The Lower River, Paul Theroux, Published Houghton Mifflin Harcourt 2012

Book Review By: Daniel Brown

Paul Theroux may best be known as America’s most engaging travel writer; the books that first brought him to my attention were The Great Railway Bizarre and The Old Patagonian Express, which he wrote almost four decades ago.  Like Joan Didion, Theroux’s career includes writing both non-fiction and fiction, and his senses of place, landscape, weather, and character of both people and their environments are exemplary. A bit of a curmudgeon Theroux’s cynicism has increased as the world got smaller and as first world idealism began to morph into multinational greed and local corruption in emerging countries.   In these aspects, Theroux’s writing very much parallels that of V.S Naipaul; their friendship and its breech is a matter of record, yet their sensibilities remain remarkably similar.  Joan Didion also addresses these themes in much of her work, as well.

Theroux’s newest novel, The Lower River, a small masterpiece, might be said to pick up where Naipaul’s A Bend in The River, left off, well over 40 years ago.  Both writers have an intense understanding of the abuses of power and its corruptions, which have made newer countries in Africa so problematic in their development. That so little has changed between the publishing of these two novels is a damning statement on character itself, and what happens when economic aid is wrapped in cynicism and greed.

Theroux’s narrator in The Lower River, Ellis Hock, is living in a Boston suburb (Medford, Massachusetts, where Theroux hails from), and Hock’s business and marriage are both falling apart. He longs for the seeming simplicity of a village in Malawi, where he once lived and worked as a member of the peace core, helping build a school.  So he decides to return.

Upon his arrival after a journey, which is brilliantly described by Theroux, everything seems the same, on the surface of things.  He is greeted with respect, and remembered by a few of the elders, and known by some of their children, one of whom is now the Village Elder. Hock is made to feel that he is a special Elder himself, until he begins to notice that the main motive for the seeming hospitality is his money.  Set up in a hut of his own, with a village women to supply any of his needs, over time, Hock begins to understand that he is being held hostage, and that when his money runs out, he will be of no further use, but will not be sent home.  A subplot involves a local woman with whom Hock was involved during his Peace Corps stay, through whose help, Hock will eventually escape.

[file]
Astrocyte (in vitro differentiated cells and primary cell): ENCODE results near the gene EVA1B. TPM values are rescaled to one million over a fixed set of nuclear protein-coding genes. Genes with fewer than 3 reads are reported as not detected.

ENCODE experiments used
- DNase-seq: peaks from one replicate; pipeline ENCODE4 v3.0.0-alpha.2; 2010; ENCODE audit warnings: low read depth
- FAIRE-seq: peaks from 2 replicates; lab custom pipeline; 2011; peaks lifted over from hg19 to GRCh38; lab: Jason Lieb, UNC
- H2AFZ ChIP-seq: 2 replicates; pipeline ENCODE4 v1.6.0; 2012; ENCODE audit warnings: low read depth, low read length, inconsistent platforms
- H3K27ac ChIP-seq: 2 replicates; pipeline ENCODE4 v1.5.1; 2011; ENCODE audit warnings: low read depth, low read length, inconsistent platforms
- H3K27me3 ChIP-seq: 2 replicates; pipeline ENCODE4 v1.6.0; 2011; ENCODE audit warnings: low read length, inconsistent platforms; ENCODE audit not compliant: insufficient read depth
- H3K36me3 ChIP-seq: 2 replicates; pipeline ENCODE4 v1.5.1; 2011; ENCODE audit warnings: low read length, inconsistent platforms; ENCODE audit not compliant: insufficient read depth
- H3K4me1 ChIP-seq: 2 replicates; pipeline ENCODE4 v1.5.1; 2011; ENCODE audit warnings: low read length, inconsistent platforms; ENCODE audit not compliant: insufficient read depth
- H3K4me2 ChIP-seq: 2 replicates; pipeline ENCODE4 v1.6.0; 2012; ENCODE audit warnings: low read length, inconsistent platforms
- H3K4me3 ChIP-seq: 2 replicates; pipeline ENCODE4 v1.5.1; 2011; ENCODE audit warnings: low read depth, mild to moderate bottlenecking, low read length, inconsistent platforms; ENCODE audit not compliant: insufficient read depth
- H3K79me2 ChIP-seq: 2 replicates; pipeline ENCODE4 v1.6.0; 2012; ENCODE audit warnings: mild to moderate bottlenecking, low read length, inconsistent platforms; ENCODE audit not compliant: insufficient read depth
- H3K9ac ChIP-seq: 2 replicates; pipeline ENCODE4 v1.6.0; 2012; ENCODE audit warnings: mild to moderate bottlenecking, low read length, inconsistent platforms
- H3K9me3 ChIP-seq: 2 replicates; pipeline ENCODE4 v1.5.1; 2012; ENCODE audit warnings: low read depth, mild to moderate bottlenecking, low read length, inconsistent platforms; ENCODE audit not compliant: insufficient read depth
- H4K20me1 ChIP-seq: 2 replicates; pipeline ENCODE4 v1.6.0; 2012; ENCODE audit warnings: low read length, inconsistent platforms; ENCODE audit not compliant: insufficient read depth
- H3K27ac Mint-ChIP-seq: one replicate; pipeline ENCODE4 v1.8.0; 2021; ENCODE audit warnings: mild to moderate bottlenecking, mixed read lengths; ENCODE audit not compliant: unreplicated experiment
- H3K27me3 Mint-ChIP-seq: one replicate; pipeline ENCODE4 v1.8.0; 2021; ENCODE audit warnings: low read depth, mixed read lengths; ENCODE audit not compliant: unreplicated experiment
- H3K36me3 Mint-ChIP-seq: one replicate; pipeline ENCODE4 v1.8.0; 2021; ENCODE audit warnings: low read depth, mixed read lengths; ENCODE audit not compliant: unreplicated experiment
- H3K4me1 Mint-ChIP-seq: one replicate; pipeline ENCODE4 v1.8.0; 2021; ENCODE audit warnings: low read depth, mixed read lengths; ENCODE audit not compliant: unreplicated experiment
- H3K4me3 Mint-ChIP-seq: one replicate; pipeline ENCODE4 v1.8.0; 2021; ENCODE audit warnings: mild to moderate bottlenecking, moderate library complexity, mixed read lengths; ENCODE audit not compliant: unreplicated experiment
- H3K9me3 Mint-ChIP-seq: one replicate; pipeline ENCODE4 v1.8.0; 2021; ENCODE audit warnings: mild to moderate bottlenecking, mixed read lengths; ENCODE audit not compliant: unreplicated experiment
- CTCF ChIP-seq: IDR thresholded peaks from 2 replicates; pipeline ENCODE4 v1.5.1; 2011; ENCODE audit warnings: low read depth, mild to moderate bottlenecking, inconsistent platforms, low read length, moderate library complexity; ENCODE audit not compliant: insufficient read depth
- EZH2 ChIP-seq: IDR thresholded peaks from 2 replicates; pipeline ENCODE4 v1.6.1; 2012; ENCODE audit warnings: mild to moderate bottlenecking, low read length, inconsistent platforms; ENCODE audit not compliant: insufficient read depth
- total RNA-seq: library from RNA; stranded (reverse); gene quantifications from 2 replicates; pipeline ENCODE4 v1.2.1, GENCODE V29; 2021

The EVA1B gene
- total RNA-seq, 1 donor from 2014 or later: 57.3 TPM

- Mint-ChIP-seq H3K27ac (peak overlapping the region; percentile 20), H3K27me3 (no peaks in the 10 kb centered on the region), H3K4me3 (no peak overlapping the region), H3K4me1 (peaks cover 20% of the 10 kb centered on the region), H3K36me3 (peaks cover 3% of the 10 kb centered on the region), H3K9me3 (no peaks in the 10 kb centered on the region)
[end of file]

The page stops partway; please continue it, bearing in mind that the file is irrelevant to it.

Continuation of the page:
When he visits the school that he helped build, it is a total ruin, reflecting its fleeting use, and the school symbolizes the destruction of all that Hock remembers as good in the village.  His western romanticism is challenged and fails; all he wants is to escape with his life.  The network of spies throughout the villages is brilliantly explored, as are some local customs, such as a dance, that Hock accidentally sees from the window of his hut in the middle of the night, which he realizes is a dance of his death.  His ability to handle snakes, which he learned in this village 40 years ago, is partly what saves him, as the villagers are afraid of them and their symbolic meaning in their culture.   Again, Theroux introduces these ideas to show the clash of cultures, and how Africa’s life under the surface of things has combined with certain first world cynicism and greed that together represent nearly total evil.  Hock loses his romantic sensibility, along with his money, and learns that the life for which he has longed may have been fake all along.

How he escapes is part of the novel’s fun, so I shall not reveal it, but The Lower River is one of Theroux’s greatest achievements as a writer, in a career that now spans 40 years.  His last novel, Blinding Light, although much longer and set in South America, is almost as equally dark in its assumptions and reading of the failures of the economic development which was once the great hope of America for peoples living in post colonialist countries.


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